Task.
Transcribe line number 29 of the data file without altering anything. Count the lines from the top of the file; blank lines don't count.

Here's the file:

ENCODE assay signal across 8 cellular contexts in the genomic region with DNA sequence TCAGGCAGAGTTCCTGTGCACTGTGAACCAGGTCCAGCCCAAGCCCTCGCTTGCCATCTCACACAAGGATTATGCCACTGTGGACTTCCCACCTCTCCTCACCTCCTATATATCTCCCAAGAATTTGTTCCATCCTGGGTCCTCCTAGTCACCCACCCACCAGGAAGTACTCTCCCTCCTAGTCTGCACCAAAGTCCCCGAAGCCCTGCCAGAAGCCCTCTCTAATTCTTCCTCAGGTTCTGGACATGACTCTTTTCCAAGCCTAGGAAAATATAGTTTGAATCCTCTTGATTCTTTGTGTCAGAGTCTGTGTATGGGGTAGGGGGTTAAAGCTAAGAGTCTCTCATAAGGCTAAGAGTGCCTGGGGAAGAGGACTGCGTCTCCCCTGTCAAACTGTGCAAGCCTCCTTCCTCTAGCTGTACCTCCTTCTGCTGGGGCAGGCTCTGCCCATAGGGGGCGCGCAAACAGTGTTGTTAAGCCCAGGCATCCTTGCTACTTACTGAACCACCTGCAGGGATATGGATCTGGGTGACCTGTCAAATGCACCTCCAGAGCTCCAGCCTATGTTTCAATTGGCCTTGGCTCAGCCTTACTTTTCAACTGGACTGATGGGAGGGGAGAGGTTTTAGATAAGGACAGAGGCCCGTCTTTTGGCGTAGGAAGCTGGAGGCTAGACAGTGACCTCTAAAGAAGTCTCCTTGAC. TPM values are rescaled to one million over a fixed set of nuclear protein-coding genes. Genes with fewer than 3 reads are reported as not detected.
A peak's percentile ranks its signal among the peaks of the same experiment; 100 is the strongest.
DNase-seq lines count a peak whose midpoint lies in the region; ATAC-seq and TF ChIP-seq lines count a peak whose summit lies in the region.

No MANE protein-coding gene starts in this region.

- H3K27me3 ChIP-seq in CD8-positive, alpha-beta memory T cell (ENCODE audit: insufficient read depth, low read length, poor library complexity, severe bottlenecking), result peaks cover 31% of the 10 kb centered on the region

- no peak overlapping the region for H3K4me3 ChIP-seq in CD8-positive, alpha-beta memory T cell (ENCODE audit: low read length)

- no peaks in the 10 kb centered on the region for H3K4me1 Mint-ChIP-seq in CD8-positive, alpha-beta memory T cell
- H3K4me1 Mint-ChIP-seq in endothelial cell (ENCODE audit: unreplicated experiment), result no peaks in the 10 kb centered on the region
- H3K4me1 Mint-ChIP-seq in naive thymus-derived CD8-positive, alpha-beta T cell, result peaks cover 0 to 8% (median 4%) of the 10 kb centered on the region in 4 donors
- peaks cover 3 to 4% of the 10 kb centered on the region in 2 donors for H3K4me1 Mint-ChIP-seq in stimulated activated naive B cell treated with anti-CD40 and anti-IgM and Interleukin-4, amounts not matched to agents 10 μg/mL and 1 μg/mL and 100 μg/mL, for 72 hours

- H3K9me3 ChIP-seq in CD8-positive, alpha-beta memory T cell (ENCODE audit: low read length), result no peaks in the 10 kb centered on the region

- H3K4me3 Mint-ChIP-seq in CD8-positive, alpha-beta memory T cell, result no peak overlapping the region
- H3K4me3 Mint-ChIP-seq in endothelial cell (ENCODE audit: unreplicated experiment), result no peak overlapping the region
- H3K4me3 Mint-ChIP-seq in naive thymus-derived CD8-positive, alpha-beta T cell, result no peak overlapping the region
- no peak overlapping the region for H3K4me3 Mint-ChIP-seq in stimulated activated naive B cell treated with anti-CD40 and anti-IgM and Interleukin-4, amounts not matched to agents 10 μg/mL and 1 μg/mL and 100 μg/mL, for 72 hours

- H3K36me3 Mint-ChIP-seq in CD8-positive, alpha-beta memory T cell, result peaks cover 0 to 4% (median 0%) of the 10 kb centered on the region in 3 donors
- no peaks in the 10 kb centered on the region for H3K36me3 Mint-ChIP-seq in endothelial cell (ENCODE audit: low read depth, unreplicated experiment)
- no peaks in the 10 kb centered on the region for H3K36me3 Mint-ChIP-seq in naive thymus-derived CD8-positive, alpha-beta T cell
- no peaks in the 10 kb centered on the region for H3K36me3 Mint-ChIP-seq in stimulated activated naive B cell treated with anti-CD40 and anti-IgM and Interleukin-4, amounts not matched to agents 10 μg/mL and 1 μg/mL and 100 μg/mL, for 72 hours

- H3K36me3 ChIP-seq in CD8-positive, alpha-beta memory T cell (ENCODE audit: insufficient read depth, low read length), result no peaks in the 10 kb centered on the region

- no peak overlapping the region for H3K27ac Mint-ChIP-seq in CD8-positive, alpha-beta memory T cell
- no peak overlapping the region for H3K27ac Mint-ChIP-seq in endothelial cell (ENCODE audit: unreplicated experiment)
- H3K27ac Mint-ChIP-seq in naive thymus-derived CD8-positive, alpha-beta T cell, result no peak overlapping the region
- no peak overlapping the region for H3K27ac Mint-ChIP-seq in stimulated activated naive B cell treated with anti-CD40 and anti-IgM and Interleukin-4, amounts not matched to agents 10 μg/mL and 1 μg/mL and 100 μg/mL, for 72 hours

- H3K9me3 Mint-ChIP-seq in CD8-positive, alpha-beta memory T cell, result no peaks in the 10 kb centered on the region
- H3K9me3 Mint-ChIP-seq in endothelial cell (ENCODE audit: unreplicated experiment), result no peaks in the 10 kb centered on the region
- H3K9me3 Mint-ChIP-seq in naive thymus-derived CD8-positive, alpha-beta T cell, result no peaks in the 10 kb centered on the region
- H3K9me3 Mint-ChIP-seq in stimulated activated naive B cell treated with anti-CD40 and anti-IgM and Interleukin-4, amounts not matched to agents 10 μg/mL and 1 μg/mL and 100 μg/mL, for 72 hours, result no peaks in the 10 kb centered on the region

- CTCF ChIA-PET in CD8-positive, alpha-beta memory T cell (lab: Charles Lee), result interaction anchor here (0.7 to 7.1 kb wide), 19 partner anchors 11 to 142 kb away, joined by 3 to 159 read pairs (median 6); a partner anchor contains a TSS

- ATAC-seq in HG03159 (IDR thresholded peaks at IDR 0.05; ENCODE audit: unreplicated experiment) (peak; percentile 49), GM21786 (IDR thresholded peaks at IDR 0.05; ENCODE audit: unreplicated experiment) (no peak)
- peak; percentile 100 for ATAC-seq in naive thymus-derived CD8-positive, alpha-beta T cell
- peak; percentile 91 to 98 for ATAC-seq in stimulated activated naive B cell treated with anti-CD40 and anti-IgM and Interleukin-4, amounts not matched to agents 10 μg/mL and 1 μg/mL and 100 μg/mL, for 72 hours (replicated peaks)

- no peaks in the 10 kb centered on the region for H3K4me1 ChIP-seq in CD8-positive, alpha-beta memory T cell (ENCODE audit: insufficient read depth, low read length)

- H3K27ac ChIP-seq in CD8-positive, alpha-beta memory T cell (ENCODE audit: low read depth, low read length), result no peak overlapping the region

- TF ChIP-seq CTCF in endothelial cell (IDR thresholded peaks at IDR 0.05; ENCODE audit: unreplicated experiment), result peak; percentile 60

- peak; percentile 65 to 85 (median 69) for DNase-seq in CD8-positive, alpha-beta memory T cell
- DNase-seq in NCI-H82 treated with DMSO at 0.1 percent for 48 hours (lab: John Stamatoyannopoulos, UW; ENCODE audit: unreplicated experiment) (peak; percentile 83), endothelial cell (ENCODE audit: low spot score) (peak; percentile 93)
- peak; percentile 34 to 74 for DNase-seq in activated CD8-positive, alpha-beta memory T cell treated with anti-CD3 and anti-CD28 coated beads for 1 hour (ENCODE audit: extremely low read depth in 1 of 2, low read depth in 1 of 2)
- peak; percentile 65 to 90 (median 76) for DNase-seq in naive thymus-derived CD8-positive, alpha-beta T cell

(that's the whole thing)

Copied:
- CTCF ChIA-PET in CD8-positive, alpha-beta memory T cell (lab: Charles Lee), result interaction anchor here (0.7 to 7.1 kb wide), 19 partner anchors 11 to 142 kb away, joined by 3 to 159 read pairs (median 6); a partner anchor contains a TSS